We’ve discovered that (quite frequently) the kernel that we deploy
doesn’t match the unstripped one that we’re saving for debug symbols.
I’ve traced the issue to a combination of an sstate miss for the
kernel do_deploy step combined with an sstate hit for
do_package_write_rpm. (side note: we know we have issues with sstate
reuse/stamps including things they shouldn’t which is why we hit this
so much. We’re working on that too)
The result is that when our debug rootfs is created (where we added the kernel symbols), it’s got the version of the kernel from the sstate cached rpm files, but since do_deploy had an sstate miss, the entire kernel gets rebuilt to satisfy that dependency chain. Since the kernel doesn’t have reproducible builds working, the resulting pair of kernels don’t match each other for debug purposes.
So, I have two questions to start:
What is the recommended way to be getting debug symbols for the
kernel, since do_deploy doesn’t seem to have a debug counterpart (which is why we originally just set things up to add the rpm to the generated debug rootfs) Does this seem like a bug that should be fixed? If so, what would be the recommended solution (more thoughts below)?
Even if there’s a task somewhere that does what I’m looking for, this seems like a bit of a bug. I generally feel like we want to be able to trust sstate, so the fact that forking dependencies that each generate their own sstate objects can be out of sync is a bit scary.
I’ve thought of several ways around this, but I can’t say I like any of them.
(extremely gross hack) Create a new task to use instead of do_deploy that depends on do_packagegroup_write_rpm. Unpack the restored (or built) RPMs and use those blobs to deploy the kernel and symbols to the image directory.
(gross hack with painful effects on build time) Disable sstate for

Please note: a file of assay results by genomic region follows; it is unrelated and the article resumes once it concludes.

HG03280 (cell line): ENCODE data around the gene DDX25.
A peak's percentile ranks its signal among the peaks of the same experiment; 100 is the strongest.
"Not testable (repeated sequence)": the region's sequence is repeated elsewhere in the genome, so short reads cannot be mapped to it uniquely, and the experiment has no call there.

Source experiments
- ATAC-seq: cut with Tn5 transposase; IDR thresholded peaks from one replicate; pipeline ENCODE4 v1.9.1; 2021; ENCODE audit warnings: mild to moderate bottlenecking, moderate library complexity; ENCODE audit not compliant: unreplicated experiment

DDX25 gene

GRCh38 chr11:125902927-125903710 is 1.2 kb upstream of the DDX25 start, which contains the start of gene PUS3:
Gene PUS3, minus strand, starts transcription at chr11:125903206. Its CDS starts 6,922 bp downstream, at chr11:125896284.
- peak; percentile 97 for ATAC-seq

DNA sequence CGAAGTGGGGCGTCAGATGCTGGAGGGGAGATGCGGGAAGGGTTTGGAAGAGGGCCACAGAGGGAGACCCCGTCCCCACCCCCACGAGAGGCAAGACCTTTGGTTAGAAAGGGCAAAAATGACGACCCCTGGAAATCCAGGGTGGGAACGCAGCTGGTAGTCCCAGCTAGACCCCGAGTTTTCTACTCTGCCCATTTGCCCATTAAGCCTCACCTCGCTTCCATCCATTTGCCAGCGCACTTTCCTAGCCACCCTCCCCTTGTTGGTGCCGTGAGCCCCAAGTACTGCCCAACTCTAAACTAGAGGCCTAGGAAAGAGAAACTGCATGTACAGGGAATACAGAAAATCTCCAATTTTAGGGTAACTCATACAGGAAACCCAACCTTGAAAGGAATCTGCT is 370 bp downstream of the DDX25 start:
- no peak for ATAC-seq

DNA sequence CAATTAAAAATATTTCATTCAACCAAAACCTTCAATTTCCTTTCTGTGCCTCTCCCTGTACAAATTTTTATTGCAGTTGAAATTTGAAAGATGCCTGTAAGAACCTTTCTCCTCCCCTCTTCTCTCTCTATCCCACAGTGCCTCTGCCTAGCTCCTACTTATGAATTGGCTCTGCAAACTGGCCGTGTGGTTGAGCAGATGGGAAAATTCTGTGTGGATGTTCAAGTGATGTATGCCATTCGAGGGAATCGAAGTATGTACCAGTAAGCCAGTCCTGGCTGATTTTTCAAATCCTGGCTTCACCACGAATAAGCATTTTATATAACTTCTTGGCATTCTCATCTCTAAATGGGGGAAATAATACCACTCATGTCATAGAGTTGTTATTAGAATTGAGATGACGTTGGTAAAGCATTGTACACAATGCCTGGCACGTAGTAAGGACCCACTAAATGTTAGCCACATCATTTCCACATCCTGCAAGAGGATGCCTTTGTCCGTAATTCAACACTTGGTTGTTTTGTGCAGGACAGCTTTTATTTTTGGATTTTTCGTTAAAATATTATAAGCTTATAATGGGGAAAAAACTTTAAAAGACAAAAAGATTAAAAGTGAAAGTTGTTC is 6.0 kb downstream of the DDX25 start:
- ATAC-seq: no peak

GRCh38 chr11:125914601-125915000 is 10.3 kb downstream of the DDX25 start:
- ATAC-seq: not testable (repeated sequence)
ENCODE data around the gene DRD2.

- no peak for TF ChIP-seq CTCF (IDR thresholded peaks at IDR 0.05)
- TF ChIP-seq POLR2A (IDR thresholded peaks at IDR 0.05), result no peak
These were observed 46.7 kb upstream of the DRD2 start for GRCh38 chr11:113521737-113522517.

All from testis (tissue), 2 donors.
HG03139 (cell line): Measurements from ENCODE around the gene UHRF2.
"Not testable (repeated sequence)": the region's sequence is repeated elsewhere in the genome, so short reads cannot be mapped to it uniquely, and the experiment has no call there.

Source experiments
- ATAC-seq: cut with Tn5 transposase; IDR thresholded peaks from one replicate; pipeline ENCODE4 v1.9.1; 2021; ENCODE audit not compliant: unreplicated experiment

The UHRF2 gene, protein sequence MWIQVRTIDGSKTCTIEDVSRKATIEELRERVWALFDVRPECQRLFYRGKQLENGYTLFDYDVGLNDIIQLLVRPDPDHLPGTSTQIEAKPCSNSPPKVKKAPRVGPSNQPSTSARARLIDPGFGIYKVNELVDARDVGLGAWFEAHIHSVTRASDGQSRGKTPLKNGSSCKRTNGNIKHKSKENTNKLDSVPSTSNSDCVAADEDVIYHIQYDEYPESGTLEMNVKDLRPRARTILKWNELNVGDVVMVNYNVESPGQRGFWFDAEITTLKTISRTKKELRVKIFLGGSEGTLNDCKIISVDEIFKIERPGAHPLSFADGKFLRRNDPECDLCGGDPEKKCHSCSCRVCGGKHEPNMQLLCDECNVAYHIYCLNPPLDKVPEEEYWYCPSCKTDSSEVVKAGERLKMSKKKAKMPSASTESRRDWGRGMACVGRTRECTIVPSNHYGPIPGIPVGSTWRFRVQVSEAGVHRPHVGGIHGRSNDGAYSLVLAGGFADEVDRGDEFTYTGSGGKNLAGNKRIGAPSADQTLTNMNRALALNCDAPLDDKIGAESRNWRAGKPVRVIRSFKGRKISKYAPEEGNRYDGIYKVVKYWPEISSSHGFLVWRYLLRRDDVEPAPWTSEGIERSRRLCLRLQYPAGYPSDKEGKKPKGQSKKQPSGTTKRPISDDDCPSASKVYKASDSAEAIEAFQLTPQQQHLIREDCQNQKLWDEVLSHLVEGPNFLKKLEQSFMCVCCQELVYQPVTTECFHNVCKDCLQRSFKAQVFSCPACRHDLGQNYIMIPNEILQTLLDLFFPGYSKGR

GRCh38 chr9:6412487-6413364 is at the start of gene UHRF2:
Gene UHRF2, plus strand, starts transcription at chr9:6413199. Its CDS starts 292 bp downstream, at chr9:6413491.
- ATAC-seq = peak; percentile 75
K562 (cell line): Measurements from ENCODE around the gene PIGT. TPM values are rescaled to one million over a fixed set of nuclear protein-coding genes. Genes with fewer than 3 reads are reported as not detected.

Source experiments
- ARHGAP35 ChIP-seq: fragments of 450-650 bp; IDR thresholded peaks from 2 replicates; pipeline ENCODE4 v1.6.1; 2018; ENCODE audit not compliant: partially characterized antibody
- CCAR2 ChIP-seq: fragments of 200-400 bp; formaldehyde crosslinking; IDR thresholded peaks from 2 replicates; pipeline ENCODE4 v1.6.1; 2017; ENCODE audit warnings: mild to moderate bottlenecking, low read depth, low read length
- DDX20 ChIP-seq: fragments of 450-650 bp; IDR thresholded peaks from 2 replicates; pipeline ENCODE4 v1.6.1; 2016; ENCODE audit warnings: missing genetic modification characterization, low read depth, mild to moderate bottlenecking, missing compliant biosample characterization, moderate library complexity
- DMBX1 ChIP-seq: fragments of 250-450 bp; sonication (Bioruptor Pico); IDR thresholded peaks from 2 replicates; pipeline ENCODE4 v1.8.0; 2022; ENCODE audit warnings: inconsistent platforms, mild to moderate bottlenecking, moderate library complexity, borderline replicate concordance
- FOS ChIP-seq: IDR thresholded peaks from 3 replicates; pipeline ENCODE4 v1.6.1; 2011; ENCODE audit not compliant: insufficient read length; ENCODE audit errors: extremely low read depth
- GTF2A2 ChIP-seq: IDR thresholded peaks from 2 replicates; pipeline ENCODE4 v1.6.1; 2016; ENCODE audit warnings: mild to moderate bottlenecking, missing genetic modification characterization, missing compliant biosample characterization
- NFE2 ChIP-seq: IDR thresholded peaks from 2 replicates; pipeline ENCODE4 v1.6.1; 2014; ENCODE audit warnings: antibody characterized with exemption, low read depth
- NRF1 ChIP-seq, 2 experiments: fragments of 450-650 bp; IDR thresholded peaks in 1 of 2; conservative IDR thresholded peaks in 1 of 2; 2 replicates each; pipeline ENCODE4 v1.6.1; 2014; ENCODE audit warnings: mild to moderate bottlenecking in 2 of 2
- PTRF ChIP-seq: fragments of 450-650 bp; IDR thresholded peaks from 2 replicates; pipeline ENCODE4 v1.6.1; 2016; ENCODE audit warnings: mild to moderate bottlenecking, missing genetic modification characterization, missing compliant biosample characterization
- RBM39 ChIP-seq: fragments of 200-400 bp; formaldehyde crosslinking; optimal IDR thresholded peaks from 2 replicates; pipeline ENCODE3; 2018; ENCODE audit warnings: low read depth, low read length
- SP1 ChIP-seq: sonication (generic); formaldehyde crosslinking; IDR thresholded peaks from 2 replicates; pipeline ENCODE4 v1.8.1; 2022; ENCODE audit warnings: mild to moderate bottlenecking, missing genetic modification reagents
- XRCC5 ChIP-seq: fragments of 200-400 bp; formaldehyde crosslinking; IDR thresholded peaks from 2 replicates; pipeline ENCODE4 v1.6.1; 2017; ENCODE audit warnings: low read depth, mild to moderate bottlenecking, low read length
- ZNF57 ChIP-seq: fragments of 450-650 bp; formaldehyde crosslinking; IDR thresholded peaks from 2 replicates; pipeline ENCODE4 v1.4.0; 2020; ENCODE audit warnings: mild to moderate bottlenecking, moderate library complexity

do_package_write_rpm and do_deploy. Possibly replace with sstate logic for the kernel’s do_install step (side question – why doesn’t do_install generate sstate? It seems like it should be able to, since the point is to drop everything into the image directory) (possibly better, but sounds hard) Change the sstate logic so that if anything downstream of a do_compile task needs to be rerun, everything downstream of it needs to be rerun and sstate reuse for that recipe is not allowed (basically all or nothing sstate). Maybe with a flag that’s allowed in the bitbake file to indicate that a recipe does have reproducible builds and that different pieces are allowed to come from sstate in that case.
(fix the symptoms but not the problem) Figure out how to get linux-yocto building in a reproducible fashion and pretend the problem doesn’t exist.
If you’re interested, this is quite easy to reproduce – these are my
Check out a clean copy of zeus (22.0.2) Add kernel-image to
core-image-minimal in whatever fashion you choose (I just dumped it in
the RDEPENDS for packagegroup-core-boot for testing) bitbake
core-image-minimal bitbake -c clean core-image-minimal linux-yocto (or
just wipe your whole build dir, since everything should come from sstate now) Delete the sstate object(s) for linux-yocto’s deploy task.
Compare the BuildID hashes for the kernel in the two locations using
file (you’ll need to use the kernel’s extract-vmlinux script to get it
out of the bzImage)
tmp/deploy/images/qemux86-64/bzImage > vmlinux-deploy && file
Anyone have thoughts or suggestions?
- Thou shalt not follow the NULL pointer, for chaos and madness await thee at its end
- "Use the force Harry" - Gandalf, Star Trek II